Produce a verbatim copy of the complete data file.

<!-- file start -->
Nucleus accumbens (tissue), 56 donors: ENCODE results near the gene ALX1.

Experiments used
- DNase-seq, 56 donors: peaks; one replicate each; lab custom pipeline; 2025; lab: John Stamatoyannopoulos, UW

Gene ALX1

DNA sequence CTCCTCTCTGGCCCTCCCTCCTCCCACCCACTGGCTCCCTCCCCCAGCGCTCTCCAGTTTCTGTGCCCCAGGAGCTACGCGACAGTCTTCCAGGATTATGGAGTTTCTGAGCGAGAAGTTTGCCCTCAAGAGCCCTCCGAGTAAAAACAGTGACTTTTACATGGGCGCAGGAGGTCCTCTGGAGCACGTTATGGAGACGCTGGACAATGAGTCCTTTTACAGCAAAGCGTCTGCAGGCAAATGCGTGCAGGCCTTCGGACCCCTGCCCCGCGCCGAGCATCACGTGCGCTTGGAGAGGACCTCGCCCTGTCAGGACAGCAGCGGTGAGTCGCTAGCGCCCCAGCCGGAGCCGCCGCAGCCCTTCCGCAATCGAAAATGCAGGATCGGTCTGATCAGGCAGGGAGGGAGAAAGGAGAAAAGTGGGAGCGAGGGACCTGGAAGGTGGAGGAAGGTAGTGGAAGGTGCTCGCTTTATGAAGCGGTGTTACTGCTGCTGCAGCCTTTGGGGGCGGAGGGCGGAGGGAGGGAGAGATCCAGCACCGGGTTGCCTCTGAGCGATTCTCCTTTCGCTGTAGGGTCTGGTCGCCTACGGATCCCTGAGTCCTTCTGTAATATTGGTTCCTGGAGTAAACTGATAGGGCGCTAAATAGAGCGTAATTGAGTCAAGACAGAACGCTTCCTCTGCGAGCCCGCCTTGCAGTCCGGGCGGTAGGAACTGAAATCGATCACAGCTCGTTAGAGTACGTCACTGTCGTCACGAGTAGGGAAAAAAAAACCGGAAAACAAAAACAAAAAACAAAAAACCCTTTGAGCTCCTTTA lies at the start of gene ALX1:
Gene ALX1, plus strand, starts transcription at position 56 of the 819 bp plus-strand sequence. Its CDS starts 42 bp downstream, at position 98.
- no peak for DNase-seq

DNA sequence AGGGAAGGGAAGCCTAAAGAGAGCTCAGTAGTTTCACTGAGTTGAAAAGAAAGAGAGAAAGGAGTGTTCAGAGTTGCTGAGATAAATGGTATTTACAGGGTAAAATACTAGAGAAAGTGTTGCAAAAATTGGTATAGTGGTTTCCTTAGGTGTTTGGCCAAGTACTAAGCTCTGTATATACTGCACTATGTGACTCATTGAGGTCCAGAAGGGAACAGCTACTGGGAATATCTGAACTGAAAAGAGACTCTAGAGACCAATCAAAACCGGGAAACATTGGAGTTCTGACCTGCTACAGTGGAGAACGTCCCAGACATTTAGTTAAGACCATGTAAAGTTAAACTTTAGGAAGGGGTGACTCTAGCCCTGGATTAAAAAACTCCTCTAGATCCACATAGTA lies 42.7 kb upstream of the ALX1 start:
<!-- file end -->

Nucleus accumbens (tissue), 56 donors: ENCODE results near the gene ALX1.

Experiments used
- DNase-seq, 56 donors: peaks; one replicate each; lab custom pipeline; 2025; lab: John Stamatoyannopoulos, UW

Gene ALX1

DNA sequence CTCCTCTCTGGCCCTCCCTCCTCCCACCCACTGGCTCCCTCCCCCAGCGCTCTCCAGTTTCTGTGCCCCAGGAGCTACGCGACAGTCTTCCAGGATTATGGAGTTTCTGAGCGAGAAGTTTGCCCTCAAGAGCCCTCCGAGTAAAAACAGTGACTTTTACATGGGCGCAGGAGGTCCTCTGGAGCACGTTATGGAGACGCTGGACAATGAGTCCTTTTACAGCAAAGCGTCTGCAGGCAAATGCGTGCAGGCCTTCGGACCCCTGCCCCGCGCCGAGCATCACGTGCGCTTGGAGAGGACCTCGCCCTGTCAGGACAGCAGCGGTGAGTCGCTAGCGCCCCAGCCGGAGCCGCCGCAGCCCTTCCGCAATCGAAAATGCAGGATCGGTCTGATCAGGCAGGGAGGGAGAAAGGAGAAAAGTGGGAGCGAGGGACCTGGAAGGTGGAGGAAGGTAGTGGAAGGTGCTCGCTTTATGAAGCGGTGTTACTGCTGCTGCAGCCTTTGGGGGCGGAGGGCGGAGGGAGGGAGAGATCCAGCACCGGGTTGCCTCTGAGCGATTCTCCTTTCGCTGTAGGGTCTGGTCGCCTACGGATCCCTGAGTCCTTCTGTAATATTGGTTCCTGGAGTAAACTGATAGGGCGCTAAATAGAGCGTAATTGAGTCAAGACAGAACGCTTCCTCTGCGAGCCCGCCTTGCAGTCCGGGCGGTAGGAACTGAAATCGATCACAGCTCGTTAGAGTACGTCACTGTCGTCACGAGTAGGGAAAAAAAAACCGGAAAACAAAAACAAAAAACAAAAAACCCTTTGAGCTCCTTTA lies at the start of gene ALX1:
Gene ALX1, plus strand, starts transcription at position 56 of the 819 bp plus-strand sequence. Its CDS starts 42 bp downstream, at position 98.
- no peak for DNase-seq

DNA sequence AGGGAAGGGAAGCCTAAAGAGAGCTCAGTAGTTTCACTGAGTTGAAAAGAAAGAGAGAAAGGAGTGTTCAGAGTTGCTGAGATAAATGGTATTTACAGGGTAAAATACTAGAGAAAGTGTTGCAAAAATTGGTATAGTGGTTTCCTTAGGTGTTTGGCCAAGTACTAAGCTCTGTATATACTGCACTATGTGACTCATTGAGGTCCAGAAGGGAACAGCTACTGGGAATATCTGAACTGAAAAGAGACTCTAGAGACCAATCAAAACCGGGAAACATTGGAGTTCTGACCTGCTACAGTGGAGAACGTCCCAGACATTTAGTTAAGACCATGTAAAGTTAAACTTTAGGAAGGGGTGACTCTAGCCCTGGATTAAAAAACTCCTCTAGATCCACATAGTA lies 42.7 kb upstream of the ALX1 start: